If you're a fan of the stage and lamenting the lack of theater performances for the foreseeable future, here's some good news.
Famed Broadway musical writer Andrew Lloyd Webber shared a video announcing that Universal is launching a new YouTube channel dedicated to stage-to-screen musicals. The channel is called "The Shows Must Go On," and it will air a different show every Friday—but just for 48 hours.
The first musical, airing April 3, will be Joseph and the Amazing Technicolor Dreamcoat, starring Donny Osmond and Joan Collins. Next week, for Good Friday April 10, the channel will air Jesus Christ Superstar. The rest of the schedule will be announced at a later time.
With theater ticket prices out of the reach of many—even when we're not in the midst of a global pandemic—this is a great opportunity to see a stage production for free. You can find the YouTube channel here.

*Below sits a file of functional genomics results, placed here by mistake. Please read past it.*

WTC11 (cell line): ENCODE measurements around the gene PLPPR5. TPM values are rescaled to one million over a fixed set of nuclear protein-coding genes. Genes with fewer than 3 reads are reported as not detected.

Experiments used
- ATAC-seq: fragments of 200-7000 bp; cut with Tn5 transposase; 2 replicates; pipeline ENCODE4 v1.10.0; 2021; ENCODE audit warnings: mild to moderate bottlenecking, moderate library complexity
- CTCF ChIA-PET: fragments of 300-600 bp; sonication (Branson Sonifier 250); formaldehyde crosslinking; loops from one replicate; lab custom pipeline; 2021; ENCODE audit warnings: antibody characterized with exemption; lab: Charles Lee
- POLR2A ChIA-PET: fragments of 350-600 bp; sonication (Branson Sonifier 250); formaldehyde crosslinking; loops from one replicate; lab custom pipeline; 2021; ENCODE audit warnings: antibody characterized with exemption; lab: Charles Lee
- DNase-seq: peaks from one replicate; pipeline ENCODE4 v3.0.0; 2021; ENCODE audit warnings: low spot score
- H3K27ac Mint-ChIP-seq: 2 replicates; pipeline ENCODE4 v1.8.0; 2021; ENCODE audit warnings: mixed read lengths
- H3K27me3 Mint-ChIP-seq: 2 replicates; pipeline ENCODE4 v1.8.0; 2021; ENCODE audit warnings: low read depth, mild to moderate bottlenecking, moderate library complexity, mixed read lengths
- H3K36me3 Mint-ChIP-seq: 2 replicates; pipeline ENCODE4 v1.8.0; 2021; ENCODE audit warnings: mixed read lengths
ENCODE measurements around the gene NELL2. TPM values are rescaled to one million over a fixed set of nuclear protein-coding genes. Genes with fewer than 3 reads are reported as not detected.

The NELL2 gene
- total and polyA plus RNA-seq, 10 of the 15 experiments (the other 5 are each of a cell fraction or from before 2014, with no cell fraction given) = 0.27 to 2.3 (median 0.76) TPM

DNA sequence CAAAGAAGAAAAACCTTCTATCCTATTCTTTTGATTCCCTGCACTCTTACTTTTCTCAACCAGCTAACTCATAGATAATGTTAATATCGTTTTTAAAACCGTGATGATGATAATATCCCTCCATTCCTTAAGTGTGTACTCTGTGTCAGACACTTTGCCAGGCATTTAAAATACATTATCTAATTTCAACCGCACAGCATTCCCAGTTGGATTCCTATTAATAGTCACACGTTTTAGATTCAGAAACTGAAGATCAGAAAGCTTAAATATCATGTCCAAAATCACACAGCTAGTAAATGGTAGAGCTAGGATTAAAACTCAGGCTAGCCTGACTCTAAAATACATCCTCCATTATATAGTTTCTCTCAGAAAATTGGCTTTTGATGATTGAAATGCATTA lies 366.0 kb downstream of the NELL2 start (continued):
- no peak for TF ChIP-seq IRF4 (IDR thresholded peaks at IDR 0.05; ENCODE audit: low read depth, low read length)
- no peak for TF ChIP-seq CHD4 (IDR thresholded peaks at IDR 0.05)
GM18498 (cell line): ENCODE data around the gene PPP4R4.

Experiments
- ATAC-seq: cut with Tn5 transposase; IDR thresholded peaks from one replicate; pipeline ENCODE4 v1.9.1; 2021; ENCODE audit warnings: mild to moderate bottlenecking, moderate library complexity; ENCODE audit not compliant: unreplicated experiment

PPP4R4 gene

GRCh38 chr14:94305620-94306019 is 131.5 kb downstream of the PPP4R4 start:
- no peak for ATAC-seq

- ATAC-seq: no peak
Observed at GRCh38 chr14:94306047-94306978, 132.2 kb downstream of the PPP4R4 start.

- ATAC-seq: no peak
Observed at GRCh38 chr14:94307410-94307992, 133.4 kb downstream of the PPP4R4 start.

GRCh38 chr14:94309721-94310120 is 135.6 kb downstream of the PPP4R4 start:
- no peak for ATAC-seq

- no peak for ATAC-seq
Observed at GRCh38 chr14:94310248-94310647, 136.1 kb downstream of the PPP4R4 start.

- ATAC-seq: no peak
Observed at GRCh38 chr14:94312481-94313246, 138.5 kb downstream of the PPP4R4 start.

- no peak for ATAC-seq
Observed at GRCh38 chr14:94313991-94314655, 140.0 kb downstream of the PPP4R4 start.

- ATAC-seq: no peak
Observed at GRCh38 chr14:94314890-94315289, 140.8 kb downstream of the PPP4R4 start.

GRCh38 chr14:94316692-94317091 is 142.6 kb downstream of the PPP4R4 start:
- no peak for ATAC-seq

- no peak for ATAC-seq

The sweet-faced, loveable Labrador Retriever is no longer America’s favorite dog breed. The breed best known for having a heart of gold has been replaced by the smaller, more urban-friendly French Bulldog.
According to the American Kennel Club, for the past 31 years, the Labrador Retriever was America’s favorite dog, but it was eclipsed in 2022 by the Frenchie. The rankings are based on nearly 716,500 dogs newly registered in 2022, of which about 1 in 7 were Frenchies. Around 108,000 French Bulldogs were recorded in the U.S. in 2022, surpassing Labrador Retrievers by over 21,000.
The French Bulldog’s popularity has grown exponentially over the past decade. They were the #14 most popular breed in 2012, and since then, registrations have gone up 1,000%, bringing them to the top of the breed popularity rankings.
The AKC says that the American Hairless Terrier, Gordon Setter, Italian Greyhound and Anatolian Shepherd Dog also grew in popularity between 2021 and 2022.
The French Bulldog was famous among America’s upper class around the turn of the 20th century but then fell out of favor. Their resurgence is partly based on several celebrities who have gone public with their Frenchie love. Leonardo DiCaprio, Megan Thee Stallion, Alexandra Ocasio-Cortez, Reese Witherspoon and Lady Gaga all own French Bulldogs.